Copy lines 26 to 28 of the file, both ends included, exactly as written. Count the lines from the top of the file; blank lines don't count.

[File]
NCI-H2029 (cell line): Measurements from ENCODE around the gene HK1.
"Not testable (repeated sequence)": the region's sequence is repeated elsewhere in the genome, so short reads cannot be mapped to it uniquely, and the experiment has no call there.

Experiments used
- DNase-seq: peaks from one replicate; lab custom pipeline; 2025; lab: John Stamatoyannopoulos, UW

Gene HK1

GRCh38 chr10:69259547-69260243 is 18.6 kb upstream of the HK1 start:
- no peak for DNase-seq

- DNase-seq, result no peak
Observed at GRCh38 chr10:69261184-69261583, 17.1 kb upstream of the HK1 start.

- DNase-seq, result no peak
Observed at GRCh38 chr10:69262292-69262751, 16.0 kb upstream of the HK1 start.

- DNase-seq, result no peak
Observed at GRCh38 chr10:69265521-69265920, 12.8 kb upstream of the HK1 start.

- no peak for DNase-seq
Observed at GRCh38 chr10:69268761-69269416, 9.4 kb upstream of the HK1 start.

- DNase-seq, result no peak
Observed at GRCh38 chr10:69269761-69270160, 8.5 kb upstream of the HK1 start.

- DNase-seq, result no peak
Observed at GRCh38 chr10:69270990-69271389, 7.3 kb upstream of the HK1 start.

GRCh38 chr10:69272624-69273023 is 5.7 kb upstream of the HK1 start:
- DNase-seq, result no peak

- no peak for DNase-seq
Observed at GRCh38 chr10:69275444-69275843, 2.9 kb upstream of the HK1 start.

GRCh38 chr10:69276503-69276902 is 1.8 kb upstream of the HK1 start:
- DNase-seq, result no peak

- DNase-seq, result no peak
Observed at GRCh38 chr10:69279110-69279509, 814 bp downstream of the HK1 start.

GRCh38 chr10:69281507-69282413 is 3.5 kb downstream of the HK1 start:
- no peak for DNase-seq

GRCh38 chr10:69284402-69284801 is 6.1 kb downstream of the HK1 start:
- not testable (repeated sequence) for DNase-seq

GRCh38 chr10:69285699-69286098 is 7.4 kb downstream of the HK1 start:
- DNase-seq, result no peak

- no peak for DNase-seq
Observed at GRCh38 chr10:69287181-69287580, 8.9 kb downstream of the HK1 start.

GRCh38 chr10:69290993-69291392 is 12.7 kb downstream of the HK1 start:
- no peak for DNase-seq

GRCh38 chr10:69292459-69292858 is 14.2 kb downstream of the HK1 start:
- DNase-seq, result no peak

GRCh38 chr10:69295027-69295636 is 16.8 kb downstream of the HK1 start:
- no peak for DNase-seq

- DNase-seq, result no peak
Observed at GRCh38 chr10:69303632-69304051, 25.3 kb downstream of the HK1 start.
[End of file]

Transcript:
- DNase-seq, result no peak
Observed at GRCh38 chr10:69279110-69279509, 814 bp downstream of the HK1 start.

GRCh38 chr10:69281507-69282413 is 3.5 kb downstream of the HK1 start: